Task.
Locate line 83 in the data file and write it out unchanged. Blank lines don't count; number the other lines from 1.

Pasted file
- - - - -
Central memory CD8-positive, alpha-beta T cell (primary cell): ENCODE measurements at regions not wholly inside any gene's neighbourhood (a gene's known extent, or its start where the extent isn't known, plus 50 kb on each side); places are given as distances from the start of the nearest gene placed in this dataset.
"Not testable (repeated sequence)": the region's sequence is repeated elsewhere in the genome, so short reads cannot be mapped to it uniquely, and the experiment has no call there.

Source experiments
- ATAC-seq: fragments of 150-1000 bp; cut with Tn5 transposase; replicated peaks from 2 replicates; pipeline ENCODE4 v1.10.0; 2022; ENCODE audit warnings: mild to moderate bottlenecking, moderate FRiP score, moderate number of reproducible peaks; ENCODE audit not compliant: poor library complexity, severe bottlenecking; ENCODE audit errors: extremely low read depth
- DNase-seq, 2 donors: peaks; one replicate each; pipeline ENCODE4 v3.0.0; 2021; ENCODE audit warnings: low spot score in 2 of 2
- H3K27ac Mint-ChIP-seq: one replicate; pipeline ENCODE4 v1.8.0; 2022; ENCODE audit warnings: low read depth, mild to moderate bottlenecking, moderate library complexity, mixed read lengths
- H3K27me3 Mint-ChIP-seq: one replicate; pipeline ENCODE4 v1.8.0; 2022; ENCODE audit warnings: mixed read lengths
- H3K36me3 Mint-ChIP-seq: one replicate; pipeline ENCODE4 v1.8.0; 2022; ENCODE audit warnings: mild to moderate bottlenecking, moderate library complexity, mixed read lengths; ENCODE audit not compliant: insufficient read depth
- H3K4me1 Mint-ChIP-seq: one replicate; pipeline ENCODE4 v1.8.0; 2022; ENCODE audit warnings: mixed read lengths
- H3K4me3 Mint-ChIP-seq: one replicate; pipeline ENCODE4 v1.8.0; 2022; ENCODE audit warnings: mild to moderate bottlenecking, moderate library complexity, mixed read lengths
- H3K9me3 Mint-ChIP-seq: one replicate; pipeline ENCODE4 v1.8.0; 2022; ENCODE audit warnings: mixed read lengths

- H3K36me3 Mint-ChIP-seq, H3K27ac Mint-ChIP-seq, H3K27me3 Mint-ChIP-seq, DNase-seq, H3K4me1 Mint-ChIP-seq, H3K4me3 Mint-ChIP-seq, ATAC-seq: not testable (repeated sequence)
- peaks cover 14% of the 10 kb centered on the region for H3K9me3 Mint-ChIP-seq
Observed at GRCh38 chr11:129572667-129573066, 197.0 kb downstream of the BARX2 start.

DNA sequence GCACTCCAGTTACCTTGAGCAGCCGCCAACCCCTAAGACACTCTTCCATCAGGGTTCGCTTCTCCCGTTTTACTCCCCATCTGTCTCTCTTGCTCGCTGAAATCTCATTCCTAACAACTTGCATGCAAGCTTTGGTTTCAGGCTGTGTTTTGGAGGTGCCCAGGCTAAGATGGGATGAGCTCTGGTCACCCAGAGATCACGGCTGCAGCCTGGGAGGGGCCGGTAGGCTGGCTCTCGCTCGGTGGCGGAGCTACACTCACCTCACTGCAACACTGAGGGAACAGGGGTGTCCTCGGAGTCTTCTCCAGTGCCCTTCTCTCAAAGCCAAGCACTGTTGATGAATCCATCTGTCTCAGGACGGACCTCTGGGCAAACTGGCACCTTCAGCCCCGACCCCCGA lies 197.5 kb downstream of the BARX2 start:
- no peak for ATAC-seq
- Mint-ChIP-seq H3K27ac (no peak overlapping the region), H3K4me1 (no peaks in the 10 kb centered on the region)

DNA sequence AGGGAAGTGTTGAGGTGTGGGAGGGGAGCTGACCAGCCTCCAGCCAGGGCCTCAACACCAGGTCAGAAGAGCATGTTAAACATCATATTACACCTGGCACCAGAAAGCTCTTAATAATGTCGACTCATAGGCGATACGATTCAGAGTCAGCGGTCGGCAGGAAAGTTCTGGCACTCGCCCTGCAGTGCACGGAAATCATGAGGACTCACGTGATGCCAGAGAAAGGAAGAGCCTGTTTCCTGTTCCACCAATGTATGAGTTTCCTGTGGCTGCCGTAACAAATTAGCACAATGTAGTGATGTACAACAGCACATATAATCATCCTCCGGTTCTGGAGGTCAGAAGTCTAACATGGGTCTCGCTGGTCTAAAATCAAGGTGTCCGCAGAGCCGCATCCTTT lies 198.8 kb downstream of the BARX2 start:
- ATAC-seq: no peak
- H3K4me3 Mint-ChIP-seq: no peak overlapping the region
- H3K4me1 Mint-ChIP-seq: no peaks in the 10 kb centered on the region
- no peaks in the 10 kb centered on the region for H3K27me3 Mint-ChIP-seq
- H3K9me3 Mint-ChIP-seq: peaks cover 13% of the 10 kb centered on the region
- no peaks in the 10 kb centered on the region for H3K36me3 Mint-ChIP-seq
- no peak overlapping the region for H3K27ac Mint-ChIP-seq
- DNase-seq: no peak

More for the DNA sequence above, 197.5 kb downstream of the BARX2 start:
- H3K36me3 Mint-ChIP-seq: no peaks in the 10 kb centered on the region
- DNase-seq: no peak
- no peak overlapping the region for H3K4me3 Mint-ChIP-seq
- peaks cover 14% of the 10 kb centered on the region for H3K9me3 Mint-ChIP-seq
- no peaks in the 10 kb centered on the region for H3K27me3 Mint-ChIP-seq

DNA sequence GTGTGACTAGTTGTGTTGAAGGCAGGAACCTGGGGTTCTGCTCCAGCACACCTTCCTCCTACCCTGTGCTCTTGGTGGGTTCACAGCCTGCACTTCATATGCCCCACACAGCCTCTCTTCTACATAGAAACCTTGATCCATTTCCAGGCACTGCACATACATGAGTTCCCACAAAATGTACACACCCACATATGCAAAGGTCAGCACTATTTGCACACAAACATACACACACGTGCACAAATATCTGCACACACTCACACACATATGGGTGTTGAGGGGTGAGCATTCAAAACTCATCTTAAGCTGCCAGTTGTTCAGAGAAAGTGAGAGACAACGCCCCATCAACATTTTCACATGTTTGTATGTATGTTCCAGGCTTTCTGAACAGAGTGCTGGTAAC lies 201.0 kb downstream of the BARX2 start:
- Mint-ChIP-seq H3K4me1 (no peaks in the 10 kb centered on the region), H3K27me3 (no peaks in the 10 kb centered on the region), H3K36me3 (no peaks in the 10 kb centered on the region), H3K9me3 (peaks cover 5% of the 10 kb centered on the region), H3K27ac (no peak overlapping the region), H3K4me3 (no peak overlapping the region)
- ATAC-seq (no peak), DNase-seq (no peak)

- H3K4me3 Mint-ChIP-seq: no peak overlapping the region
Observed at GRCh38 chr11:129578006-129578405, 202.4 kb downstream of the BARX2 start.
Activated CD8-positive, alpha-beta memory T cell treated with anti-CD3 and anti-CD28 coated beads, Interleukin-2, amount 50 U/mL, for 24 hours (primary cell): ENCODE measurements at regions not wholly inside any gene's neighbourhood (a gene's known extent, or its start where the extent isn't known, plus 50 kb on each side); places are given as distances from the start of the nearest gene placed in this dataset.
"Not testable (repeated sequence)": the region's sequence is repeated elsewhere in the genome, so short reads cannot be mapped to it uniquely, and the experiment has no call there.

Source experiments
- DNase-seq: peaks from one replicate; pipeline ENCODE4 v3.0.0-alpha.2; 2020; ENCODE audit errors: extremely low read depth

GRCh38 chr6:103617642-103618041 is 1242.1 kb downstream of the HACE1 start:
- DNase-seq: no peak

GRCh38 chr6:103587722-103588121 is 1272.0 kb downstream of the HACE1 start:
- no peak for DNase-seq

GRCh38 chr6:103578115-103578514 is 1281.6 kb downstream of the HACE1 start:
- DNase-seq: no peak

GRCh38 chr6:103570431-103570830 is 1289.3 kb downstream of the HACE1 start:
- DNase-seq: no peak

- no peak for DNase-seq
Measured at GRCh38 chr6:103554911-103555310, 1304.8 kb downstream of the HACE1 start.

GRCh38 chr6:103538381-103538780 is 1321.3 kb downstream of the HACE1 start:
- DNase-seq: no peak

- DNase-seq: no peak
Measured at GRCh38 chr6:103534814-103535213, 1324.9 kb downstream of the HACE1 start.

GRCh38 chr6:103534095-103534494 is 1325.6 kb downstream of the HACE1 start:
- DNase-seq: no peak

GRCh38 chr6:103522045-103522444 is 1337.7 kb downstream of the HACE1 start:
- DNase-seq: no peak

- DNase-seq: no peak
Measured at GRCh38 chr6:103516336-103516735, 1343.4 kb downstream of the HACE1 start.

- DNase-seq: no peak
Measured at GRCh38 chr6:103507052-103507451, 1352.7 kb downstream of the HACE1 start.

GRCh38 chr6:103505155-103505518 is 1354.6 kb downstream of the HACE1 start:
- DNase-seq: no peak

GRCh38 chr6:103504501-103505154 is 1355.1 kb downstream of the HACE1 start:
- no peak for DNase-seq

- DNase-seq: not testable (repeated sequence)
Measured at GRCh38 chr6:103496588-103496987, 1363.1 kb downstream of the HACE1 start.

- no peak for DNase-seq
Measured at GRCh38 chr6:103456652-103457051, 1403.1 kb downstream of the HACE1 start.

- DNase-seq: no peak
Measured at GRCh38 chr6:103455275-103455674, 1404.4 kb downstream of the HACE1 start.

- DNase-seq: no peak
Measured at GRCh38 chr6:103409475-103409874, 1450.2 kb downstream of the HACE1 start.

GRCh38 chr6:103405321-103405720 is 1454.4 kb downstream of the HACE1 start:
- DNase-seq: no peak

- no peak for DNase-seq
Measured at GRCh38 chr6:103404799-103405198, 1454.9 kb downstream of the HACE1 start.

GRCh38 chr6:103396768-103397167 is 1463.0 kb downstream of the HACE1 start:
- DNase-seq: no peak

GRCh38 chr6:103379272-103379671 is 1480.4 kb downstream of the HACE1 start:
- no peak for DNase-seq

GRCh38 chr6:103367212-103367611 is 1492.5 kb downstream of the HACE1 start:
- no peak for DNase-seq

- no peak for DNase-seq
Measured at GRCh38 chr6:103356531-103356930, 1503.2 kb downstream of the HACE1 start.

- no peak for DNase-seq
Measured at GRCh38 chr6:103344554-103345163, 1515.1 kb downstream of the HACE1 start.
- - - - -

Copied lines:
- no peak for DNase-seq